Back to the bad old days of no coverage for pre-existing conditions? Thanks to a lawsuit in Texas, it could happen: Melinda Welsh (Opinion)

October 10, 2018

Back to the bad old days of no coverage for pre-existing conditions? Thanks to a lawsuit in Texas, it could happen: Melinda Welsh (Opinion)

DAVIS, California -- Like many Americans, I was stunned in June when the Trump administration decided to agree with elimination of the pre-existing conditions provision of the Affordable Care Act. What? I thought we’d won that argument last year by convincing Congress that Republican and Democrat constituents alike wouldn’t tolerate elimination of health care protections for the sick and elderly.

But it’s true. As directed by Attorney General Jeff Sessions, President Donald Trump and the Department of Justice are attempting to use the courts to abolish a protection they were unable to get rid of in full view of the American people.

On June 7, Justice Department lawyers filed a brief supporting the legal challenge filed in February by 20 conservative-led states, not including Ohio, seeking to have the courts declare as invalid several health care safeguards in the Affordable Care Act. That includes the one that ensures equal access to coverage for people who need it most. The lawsuit is currently being heard in federal court in Texas, but no matter what happens there, the case is expected to head to higher courts and set off a long legal fight.

Here’s why I care so much about this issue -- I’ve got cancer. Like 16 million other people in America right now, accelerated cell division in parts of my body is trying to take me down. I’ve been one of the lucky ones who have responded to immunotherapy and remain alive today despite several doctors’ predictions years ago to the contrary. The fact makes me inexpressibly grateful for every day, but it also makes me a card-carrying member of the Pre-existing Conditions Club. So I feel the hypocrisy of this new DOJ assault deep in my bones.

President Trump declared undying loyalty to America’s sick last year when he said he’d never endanger those with pre-existing conditions. He famously promised to Bloomberg News that the GOP health overhaul proposal would “be every bit as good on pre-existing conditions as Obamacare.”

But actions speak louder. In joining the lawsuit, Trump and the DOJ have flat-out instructed the courts to dismantle pre-existing-conditions protections. Their argument goes like this: When Congress repealed the penalty for the ACA’s “individual mandate” as part of the tax overhaul, the mandate itself could no longer be considered a tax. But the Supreme Court upheld the mandate in 2012 because it was considered a tax. That means, the DOJ brief says, that per prior congressional findings the “guaranteed-issue” and “community rating” protections for those with pre-existing conditions “are inseverable” from the individual mandate -- and must also be struck down.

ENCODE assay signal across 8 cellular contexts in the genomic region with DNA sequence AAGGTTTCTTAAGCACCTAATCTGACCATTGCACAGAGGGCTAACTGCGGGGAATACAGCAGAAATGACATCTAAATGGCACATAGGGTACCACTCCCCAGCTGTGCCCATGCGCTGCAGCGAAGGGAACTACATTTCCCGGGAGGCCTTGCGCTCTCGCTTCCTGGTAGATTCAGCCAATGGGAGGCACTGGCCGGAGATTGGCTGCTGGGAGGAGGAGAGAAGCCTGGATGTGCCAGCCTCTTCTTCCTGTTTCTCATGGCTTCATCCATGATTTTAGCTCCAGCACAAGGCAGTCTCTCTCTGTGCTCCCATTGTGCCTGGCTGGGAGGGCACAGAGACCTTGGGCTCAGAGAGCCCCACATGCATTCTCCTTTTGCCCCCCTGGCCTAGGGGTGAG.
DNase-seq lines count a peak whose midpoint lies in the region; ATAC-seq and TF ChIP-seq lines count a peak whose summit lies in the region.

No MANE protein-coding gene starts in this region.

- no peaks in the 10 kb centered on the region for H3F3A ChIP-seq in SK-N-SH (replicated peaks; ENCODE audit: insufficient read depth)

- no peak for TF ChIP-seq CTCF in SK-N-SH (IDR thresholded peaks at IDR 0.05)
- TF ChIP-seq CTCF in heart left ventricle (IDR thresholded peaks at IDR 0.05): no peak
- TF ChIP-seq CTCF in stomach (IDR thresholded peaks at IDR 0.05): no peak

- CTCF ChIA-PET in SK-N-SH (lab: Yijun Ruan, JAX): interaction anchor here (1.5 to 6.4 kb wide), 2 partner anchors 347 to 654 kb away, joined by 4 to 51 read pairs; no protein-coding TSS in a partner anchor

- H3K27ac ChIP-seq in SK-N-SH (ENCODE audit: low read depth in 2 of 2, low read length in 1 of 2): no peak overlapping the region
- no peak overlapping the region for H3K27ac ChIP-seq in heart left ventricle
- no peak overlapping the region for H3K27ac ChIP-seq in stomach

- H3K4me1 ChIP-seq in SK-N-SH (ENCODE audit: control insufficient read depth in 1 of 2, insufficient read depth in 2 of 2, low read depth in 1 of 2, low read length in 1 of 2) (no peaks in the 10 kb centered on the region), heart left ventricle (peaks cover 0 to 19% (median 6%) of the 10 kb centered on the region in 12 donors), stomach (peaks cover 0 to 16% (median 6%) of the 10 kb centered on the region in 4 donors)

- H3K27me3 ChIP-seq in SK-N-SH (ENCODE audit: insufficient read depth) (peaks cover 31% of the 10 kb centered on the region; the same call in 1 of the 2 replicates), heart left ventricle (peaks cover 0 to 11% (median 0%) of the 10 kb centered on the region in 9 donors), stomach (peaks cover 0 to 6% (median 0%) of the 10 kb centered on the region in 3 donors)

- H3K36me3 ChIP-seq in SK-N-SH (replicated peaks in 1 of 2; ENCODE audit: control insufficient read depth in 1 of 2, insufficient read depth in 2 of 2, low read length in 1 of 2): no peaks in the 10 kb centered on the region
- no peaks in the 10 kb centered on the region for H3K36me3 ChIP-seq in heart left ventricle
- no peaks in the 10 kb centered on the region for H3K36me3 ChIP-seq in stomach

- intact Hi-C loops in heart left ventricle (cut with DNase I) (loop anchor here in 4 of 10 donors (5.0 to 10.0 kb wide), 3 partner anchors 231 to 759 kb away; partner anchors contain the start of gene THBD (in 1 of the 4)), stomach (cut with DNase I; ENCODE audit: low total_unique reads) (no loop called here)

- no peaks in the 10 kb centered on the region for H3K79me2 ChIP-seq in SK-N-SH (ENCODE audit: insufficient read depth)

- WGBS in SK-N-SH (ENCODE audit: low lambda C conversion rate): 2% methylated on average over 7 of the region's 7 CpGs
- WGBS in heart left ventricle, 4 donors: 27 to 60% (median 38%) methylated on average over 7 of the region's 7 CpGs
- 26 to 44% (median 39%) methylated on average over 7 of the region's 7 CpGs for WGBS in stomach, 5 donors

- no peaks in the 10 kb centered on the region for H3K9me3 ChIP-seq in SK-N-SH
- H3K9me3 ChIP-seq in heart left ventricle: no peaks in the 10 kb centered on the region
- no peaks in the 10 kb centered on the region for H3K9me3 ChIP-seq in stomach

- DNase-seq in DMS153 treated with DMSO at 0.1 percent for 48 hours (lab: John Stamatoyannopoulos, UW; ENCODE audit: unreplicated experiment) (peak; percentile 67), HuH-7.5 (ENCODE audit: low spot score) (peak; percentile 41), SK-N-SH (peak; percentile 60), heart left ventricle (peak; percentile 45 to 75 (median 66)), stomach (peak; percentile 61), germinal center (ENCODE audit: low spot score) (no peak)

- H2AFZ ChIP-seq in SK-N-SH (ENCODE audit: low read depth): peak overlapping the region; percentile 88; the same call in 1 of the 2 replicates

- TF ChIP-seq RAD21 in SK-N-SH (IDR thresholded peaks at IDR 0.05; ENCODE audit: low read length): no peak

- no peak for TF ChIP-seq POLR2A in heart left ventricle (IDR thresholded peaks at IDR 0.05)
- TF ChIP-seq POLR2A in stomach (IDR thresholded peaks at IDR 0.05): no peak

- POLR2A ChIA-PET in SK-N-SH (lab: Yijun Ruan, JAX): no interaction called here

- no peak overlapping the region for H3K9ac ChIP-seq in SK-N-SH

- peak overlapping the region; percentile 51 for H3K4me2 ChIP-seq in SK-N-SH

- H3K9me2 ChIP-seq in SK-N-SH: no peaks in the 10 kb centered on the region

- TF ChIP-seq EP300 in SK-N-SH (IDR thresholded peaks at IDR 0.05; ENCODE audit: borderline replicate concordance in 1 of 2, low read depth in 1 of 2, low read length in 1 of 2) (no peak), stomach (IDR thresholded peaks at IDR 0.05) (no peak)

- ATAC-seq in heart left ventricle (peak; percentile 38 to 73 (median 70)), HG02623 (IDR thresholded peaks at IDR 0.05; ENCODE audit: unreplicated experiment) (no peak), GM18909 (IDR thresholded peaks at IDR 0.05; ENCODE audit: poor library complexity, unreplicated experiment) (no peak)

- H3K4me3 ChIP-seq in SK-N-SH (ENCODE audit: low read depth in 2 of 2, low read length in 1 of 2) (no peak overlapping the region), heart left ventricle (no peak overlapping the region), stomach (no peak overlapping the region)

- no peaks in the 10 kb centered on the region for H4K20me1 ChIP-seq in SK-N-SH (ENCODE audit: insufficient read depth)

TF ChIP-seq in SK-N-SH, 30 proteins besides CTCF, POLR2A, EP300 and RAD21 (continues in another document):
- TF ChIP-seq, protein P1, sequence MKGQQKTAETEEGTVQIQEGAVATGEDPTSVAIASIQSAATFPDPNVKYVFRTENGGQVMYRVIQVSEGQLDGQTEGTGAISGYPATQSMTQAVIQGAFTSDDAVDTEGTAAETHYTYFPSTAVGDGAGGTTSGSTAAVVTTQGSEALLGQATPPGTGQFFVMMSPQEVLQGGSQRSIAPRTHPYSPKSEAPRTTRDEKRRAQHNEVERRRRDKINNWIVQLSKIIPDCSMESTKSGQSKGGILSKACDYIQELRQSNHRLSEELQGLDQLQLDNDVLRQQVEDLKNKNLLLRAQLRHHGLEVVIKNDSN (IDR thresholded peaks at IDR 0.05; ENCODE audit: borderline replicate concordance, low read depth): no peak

The first of the DOJ lawyers signing the brief was Acting Assistant Attorney General Chad A. Readler, whom Trump has nominated for a vacancy on Ohio’s 6th U.S. Circuit Court of Appeals. Readler’s confirmation hearing before the Senate Judiciary Committee is scheduled for today.

Do we really want to go back to the bad old days when insurers could deny coverage to sick people or, at best, charge them skyrocketing rates?

It’s not a small population we’re talking about. An estimated 52 million Americans under the age of 65 have pre-existing conditions, according to a Kaiser Family Foundation analysis.

Who among us doesn’t have a friend or family member dealing with high blood pressure, diabetes, lung conditions, high cholesterol, heart disease, mental illness or cancer?

Remember the fear that used to accompany a job switch because of those medical history questionnaires insurers used to require before granting coverage? That could come roaring back. As late night host Jimmy Kimmel reminded us last year, insurers even used to routinely deny future coverage to babies, like his newborn son who had the misfortune of being born with a heart condition.

It’s revealing that the Justice Department didn’t give Republicans on Capitol Hill advance notice that they were preparing to attack the popular health care provision. That’s probably because that move would have been greeted as insane by many members of Congress.

We’re heading into a crucial fall election after all, and poll after poll show that protections for Americans with pre-existing conditions has wide-scale bipartisan support.

The pre-existing-conditions end run by the Trump team is ill-intentioned on its face - the DOJ would be wise to immediately withdraw its support for this wrongful lawsuit. Otherwise, get ready for a reckoning come November. This issue resonates in both blue and red neighborhoods. There are 52 million of us out there who belong to the Pre-existing Conditions Club. We have families and friends. We care. And we vote.

Melinda Welsh has outlived a terminal prognosis (pre-existing condition) by almost three years thanks to immunotherapy and other scientific breakthroughs in the treatment of cancer.


Have something to say about this topic? Use the comments to share your thoughts. Then, stay informed when readers reply to your comments by using the “Follow” option at the top of the comments, and look for updates via the small blue bell in the lower right as you look at more stories on cleveland.com.

Update hourly